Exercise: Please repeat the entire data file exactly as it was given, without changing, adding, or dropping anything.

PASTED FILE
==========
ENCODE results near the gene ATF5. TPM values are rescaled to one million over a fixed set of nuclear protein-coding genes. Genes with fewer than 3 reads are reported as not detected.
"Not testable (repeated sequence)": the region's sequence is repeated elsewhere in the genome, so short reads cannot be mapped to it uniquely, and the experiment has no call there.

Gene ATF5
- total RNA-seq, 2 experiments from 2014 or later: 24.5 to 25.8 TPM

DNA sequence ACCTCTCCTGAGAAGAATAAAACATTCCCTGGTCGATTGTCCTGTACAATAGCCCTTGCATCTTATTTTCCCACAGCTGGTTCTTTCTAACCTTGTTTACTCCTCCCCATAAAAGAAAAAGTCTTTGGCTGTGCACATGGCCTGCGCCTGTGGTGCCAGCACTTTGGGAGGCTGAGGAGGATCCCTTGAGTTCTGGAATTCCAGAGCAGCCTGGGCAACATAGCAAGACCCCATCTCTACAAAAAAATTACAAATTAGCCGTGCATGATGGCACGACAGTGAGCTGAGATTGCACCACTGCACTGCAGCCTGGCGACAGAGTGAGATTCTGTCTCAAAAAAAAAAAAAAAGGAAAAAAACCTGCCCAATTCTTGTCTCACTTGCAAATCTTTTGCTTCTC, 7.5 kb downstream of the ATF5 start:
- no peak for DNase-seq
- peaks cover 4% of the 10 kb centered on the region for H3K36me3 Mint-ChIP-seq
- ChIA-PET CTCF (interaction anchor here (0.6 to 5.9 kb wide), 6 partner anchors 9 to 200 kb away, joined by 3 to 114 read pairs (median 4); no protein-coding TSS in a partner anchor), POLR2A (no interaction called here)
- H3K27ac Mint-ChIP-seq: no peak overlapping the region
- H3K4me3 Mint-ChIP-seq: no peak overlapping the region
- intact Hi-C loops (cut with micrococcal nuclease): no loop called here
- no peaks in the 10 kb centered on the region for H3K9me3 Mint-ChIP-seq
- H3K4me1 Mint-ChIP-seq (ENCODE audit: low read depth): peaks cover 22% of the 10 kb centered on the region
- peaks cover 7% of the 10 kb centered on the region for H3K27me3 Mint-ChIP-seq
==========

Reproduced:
ENCODE results near the gene ATF5. TPM values are rescaled to one million over a fixed set of nuclear protein-coding genes. Genes with fewer than 3 reads are reported as not detected.
"Not testable (repeated sequence)": the region's sequence is repeated elsewhere in the genome, so short reads cannot be mapped to it uniquely, and the experiment has no call there.

Gene ATF5
- total RNA-seq, 2 experiments from 2014 or later: 24.5 to 25.8 TPM

DNA sequence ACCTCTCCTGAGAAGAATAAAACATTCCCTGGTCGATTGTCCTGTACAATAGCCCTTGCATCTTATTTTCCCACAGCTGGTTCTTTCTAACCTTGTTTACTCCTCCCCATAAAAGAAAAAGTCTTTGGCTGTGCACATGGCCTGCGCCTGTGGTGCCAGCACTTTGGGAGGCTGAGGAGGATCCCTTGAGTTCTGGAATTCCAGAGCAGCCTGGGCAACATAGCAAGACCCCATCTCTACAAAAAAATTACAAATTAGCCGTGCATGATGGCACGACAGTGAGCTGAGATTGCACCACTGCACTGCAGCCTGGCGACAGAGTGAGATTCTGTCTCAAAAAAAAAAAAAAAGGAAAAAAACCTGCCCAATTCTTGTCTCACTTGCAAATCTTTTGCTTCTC, 7.5 kb downstream of the ATF5 start:
- no peak for DNase-seq
- peaks cover 4% of the 10 kb centered on the region for H3K36me3 Mint-ChIP-seq
- ChIA-PET CTCF (interaction anchor here (0.6 to 5.9 kb wide), 6 partner anchors 9 to 200 kb away, joined by 3 to 114 read pairs (median 4); no protein-coding TSS in a partner anchor), POLR2A (no interaction called here)
- H3K27ac Mint-ChIP-seq: no peak overlapping the region
- H3K4me3 Mint-ChIP-seq: no peak overlapping the region
- intact Hi-C loops (cut with micrococcal nuclease): no loop called here
- no peaks in the 10 kb centered on the region for H3K9me3 Mint-ChIP-seq
- H3K4me1 Mint-ChIP-seq (ENCODE audit: low read depth): peaks cover 22% of the 10 kb centered on the region
- peaks cover 7% of the 10 kb centered on the region for H3K27me3 Mint-ChIP-seq